The fossils of a parrot that was the size of a small child and with an appetite so voracious it may have eaten other parrots have been discovered.
The bird, named Heracles inexpectatus, stood at 3 feet tall and weighed around 15.4 pounds when it roamed the Earth some 19 million years ago, according to a new study published Tuesday in the journal Biology Letters.
It is believed to be the world’s largest parrot.
Its fossils were found near the town of St Bathans in Central Otago, New Zealand, in an area known for its diverse collection of fossil birds.
“New Zealand is well known for its giant birds. Not only moa dominated avifaunas, but giant geese and adzebills shared the forest floor, while a giant eagle ruled the skies,” Trevor Worthy, co-author of the study and a professor at Australia’s Flinders University, said in a statement.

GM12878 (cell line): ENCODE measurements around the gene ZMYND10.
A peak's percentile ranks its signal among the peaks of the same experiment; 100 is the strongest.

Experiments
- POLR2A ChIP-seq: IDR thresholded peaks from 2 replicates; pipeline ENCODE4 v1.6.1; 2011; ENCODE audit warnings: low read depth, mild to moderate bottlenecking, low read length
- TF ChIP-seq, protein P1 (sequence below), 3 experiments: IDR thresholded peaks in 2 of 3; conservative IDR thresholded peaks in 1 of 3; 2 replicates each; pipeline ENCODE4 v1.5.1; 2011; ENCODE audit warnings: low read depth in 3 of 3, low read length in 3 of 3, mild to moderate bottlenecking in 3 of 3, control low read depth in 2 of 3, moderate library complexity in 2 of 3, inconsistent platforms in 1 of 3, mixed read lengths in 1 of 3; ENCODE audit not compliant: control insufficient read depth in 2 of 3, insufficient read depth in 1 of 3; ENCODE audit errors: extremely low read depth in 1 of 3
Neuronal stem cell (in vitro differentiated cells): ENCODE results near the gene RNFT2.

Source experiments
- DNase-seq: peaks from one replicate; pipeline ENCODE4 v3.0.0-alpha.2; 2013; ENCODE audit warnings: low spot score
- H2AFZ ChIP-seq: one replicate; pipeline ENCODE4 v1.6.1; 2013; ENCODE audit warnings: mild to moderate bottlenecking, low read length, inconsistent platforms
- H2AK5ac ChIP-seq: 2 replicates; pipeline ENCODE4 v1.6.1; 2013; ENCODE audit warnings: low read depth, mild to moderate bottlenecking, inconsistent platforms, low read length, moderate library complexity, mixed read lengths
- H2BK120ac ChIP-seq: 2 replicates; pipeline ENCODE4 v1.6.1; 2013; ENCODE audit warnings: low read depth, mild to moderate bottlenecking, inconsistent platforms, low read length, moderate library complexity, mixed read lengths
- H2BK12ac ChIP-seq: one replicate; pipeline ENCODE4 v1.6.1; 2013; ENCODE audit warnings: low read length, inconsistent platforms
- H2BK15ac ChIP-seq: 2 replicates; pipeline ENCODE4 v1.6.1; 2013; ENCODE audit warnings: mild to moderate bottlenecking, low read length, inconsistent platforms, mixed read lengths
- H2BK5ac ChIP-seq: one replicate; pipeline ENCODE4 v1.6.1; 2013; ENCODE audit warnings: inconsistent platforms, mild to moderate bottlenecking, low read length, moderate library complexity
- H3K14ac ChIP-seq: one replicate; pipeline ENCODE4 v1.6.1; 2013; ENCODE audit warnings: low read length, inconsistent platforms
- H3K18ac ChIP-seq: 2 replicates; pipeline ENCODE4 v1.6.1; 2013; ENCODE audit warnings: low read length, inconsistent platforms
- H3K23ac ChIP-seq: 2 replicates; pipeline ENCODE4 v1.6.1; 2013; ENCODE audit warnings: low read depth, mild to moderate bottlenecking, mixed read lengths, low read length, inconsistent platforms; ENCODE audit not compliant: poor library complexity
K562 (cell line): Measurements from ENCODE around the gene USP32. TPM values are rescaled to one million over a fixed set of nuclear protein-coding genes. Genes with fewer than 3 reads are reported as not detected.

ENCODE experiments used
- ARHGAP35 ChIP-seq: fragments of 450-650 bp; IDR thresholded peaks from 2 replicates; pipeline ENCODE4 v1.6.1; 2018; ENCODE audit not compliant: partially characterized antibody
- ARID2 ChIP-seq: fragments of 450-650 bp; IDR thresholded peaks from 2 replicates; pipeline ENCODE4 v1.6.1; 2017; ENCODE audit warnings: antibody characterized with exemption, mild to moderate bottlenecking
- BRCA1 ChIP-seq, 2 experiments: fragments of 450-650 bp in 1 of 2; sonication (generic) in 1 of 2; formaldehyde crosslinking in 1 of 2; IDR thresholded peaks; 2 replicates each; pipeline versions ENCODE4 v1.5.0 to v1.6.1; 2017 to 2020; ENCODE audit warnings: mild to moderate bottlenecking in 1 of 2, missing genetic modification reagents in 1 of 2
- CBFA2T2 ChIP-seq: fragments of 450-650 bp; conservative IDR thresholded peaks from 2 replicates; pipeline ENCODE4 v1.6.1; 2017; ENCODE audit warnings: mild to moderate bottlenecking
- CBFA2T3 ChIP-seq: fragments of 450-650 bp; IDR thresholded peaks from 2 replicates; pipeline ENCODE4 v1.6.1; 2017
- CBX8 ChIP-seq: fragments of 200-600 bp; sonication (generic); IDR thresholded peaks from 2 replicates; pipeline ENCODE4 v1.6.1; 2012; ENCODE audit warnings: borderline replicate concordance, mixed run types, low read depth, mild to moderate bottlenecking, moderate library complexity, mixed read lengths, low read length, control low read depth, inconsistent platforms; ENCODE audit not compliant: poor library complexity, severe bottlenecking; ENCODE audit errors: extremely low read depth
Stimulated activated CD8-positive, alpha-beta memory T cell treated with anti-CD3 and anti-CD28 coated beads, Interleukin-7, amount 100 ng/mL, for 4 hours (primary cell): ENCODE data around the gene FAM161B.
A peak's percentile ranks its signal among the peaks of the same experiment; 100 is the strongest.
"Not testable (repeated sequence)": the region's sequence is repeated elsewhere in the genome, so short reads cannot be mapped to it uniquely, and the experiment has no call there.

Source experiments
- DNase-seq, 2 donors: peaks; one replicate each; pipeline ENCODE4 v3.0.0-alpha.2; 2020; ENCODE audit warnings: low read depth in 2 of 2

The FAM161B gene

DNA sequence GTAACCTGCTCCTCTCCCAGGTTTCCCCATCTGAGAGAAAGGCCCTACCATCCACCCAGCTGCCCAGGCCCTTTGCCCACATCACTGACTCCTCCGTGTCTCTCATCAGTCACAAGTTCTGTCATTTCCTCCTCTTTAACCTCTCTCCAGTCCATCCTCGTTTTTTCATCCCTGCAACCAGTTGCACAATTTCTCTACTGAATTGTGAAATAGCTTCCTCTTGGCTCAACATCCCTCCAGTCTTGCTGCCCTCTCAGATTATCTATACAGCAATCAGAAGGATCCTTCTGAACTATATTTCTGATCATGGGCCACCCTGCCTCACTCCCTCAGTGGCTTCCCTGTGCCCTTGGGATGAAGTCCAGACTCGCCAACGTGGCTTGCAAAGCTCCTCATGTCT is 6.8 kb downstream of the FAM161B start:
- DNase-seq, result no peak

“But until now, no one has ever found an extinct giant parrot – anywhere,” he said.
Due to its size, paleontologists believe it would have had a “massive parrot beak that could crack open anything it fancied” and “may well have dined on more than conventional parrot foods, perhaps even other parrots.”
The Heracles is twice the size of the critically endangered flightless New Zealand kakapo, previously the largest known parrot. It is comparable in size to a giant “dogo” pigeon from the Mascarenes Islands.
The parrot was most likely part of an ancient group of parrots in New Zealand that did not survive the affect climate cooling had on subtropical forests and vegetation, according to a press release from Flinders University on the discovery.
The fossils of the animal showed that it lived in a diverse fauna with crocodiles, turtles, bats, other mammals and over 40 bird species.
Researchers noted they have been excavating fossils for 20 years and more surprising discoveries are likely.
“While Heracles is one of the most spectacular birds we have found, no doubt there are many more unexpected species yet to be discovered in this most interesting deposit,” Worthy said.